Temperatures of 86°F and above, particularly
temperatures of 95°F to 105°F, promote the
development of rope. When the climatic condition is
such that the shop temperature is high, rope could
develop even in doughs that are lower in temperature
than 85°F. In the tropics, high humidity often
accompanies high temperature. This increases the
danger of rope developing in the bread. Also, doughs
that are not sufficiently acid are highly subject to rope
infection. Since acidity is normally increased through
fermentation, an overly warm dough may not have time
to become sufficiently acid to retard the development of
When the weather or climate is hot and humid, you
should keep a sharp lookout for the appearance of rope
and do everything in your power to prevent its
By controlling the temperature of the
doughs, you can keep them cold enough to retard the
development of rope. A mold-preventive inhibitor can
be added to the bread dough. To prevent the
development of rope, you should take the following
. Baking ingredients should not be kept in the shop
longer than necessary, and those that are kept should be
arranged in such a way as to allow free circulation of air
. The bread-baking schedule should be planned so
that the bakery is not overstocked; this would result in
some of the bread becoming old in the shop or in the
. Bread that has accumulated and has become stale
may be used for croutons and crumbs.
. All bread should be thoroughly cooled before it
. Keep equipment scrupulously clean and see that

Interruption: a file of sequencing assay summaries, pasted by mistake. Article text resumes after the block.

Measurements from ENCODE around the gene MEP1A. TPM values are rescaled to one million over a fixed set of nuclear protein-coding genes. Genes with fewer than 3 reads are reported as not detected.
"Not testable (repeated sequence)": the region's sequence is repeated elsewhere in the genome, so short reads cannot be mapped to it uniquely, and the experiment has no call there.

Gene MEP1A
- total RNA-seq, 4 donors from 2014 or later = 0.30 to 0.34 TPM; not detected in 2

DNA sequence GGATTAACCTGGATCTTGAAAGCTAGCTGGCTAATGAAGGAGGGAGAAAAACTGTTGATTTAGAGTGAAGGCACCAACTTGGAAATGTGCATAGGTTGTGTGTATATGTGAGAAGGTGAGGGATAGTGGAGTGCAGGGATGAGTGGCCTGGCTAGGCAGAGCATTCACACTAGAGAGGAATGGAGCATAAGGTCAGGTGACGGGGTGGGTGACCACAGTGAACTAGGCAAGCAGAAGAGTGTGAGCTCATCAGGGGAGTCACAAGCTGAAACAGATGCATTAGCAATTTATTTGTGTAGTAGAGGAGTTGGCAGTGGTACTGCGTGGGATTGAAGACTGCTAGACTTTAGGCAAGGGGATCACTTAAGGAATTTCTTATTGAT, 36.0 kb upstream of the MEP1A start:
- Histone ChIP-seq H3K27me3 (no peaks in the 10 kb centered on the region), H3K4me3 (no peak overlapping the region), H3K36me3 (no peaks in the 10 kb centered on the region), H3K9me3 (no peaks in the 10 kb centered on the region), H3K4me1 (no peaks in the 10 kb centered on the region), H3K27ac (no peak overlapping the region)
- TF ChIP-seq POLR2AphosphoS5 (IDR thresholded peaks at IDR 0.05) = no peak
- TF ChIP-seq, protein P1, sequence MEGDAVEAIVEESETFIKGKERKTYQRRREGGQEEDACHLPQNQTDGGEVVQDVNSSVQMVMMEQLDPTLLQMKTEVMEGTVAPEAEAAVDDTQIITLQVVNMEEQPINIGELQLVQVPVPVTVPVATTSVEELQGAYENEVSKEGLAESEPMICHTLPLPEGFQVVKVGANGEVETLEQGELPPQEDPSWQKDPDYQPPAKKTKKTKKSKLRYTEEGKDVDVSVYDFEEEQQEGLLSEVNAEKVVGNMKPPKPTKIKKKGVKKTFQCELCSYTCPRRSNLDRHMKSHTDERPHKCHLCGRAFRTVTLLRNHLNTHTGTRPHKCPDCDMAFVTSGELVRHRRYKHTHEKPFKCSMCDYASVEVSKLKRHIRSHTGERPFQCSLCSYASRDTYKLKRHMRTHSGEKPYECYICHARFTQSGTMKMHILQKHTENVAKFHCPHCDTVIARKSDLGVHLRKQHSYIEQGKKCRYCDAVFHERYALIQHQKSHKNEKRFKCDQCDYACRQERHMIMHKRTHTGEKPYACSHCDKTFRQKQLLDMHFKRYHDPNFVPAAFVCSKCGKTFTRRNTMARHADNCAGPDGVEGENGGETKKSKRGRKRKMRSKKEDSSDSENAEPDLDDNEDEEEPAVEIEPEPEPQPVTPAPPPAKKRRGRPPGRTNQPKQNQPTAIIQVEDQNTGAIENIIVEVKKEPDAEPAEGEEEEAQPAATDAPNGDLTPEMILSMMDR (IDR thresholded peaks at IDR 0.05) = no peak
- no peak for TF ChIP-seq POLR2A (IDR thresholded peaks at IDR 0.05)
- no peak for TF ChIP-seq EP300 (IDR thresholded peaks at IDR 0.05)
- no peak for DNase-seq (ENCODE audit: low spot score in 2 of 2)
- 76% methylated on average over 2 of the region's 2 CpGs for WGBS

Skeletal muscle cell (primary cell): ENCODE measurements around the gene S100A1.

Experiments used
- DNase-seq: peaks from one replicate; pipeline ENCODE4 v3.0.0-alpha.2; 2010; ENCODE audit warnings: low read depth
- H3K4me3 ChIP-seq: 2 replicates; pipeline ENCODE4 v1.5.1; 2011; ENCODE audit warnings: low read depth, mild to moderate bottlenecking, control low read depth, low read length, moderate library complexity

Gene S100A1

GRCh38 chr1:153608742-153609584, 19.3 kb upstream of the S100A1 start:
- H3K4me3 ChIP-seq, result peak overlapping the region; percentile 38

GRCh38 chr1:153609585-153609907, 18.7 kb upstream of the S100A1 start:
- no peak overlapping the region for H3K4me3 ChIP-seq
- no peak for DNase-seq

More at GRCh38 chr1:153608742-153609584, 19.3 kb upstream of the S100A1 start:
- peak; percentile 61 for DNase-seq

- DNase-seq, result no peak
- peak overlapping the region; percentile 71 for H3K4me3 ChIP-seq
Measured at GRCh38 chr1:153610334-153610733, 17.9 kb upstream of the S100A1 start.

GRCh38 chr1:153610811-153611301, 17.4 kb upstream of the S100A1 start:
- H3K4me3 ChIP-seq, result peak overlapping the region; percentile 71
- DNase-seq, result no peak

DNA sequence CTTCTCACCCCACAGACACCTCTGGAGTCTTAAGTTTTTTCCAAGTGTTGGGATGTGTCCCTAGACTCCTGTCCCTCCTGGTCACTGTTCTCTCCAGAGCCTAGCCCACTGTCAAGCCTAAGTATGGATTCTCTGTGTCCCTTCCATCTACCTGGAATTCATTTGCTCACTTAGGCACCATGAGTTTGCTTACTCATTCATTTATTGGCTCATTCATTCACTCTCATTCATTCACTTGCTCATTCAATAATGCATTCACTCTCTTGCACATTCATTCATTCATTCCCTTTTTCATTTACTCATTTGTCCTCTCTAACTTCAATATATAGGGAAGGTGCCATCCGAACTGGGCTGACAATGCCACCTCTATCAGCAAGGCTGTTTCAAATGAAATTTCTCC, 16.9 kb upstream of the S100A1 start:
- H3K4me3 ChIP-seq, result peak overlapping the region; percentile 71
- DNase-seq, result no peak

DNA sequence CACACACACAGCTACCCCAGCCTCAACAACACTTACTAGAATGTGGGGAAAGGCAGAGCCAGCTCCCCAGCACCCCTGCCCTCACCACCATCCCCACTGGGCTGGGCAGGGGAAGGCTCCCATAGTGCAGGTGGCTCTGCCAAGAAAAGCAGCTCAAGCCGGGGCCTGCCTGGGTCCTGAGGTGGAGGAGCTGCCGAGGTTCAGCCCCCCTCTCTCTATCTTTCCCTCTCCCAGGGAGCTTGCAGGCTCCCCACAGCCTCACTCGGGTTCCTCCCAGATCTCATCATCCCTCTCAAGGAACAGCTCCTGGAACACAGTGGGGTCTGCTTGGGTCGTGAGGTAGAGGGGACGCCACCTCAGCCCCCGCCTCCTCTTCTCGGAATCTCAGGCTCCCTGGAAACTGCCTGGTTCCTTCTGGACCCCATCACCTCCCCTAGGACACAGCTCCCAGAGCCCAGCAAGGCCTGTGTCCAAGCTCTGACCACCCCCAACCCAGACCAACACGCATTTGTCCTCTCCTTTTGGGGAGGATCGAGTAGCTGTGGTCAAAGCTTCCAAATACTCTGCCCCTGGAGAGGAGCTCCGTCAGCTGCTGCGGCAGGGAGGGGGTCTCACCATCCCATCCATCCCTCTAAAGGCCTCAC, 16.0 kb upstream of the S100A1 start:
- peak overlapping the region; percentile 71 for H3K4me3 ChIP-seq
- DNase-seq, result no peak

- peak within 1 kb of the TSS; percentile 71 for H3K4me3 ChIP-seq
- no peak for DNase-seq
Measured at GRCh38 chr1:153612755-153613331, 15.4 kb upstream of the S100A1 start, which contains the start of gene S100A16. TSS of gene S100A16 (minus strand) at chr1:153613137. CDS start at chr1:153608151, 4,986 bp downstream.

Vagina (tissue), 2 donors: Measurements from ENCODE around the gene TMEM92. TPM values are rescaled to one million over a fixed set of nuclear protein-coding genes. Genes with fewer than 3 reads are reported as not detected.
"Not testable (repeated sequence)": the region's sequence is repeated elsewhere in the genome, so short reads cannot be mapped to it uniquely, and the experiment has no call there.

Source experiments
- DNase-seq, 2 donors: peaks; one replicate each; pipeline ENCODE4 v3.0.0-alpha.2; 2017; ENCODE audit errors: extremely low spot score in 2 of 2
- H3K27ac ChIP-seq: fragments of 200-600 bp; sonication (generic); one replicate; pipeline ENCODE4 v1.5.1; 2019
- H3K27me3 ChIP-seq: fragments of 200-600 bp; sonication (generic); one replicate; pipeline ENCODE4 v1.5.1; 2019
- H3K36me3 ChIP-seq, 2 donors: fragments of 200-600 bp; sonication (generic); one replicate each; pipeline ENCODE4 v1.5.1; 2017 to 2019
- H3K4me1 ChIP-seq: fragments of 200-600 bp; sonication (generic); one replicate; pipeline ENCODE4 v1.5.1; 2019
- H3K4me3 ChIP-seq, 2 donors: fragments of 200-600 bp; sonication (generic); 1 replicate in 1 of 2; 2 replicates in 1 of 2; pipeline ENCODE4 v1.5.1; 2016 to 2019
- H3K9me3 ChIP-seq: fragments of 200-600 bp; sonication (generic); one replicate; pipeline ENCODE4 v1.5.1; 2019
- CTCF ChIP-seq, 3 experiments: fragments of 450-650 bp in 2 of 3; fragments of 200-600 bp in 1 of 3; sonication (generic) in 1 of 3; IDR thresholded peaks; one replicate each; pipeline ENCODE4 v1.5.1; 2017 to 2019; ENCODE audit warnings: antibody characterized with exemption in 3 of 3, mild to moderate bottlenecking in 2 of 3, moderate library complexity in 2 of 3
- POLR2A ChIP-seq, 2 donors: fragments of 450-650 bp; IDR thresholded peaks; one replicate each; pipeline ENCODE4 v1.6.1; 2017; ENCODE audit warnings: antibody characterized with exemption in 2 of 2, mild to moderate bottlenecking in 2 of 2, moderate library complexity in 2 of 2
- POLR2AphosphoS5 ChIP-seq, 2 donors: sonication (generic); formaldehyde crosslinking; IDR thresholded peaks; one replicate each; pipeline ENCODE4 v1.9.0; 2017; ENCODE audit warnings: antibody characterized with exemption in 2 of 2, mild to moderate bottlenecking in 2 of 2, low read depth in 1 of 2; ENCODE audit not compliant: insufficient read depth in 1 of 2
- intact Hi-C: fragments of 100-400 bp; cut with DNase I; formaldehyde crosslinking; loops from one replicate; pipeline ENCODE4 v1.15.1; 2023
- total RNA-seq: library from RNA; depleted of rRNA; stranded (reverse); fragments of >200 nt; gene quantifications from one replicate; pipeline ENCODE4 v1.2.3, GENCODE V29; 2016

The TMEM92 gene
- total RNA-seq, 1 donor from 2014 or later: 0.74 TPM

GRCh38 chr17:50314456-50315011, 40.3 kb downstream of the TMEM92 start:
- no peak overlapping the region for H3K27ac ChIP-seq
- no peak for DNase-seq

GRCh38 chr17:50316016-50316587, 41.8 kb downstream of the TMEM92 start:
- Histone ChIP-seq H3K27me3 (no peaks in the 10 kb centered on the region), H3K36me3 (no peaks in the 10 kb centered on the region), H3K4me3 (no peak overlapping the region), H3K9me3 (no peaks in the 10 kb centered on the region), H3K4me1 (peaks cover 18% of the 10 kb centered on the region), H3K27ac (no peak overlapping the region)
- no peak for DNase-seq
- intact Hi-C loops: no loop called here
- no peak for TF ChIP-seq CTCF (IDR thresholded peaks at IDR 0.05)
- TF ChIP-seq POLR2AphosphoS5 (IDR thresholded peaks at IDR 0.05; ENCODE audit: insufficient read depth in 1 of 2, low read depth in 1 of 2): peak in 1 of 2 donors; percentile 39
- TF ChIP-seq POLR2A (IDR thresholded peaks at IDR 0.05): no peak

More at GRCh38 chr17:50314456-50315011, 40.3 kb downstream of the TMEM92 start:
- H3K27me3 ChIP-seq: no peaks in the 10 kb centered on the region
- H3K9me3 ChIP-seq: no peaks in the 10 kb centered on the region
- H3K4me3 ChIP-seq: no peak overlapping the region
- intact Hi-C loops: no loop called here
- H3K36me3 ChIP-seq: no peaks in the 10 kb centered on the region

no pieces of previous doughs are allowed to remain in
the shop. The shop and all equipment should be
thoroughly cleaned as soon after it is used as possible.
In the event that rope does develop in your shop, it
will be necessary to kill all the rope bacteria before you
do any more baking. Generally, you should take the
Dispose of all baked products and baking
ingredients in the shop.
Thoroughly clean the shop and all the equipment.
Wash the bulkheads, decks, and overhead with
hot soapy water and rinse them thoroughly.
Remove all foreign matter from all equipment
and tools and from the cracks and seams in the
Sterilize the workbench and all small equipment.
Rinse down everything a second time with a
strong vinegar and water solution.
Mold. Mold is composed of tiny plants that are
visible to the naked eye. There are many types of mold
that vary in form and color. They form velvety, colored
spots on the bread and create a musty odor. Mold spores
are present in the air and will become visible on most
any food substance if they are given sufficient time
under proper conditions to develop. Mold will multiply
in a warm, humid atmosphere or on moist food. The
absence of light and sufficient time also contributes to
their growth. Mold first appears on the side of the loaf.
Mold is not resistant to heat; therefore, mold that
may be present in baking ingredients will probably be
killed during baking. This means that any mold on the
baked bread is a result of improper handling of the bread
after it is baked.
To prevent the formation of mold in the bakeshop,
take the following precautions:
Keep the shop clean and dry.
Assure proper circulation of air in the shop.
Make sure all areas are lighted.
Bake bread thoroughly and cool properly before
Always avoid handling the bread with wet or
Make sure bread is not kept for any length of
time, since bread molds very quickly in storage.
Several types of hot rolls can be made from the basic
recipe in the AFRS.
The method of making rolls is the same as that used
for making bread. However, less mixing is required and
the dough is much softer. Careful handling of the dough
will assure light, tender rolls.
To make up the rolls, take the following steps (see
1. Divide the dough into 3- or 4-pound pieces.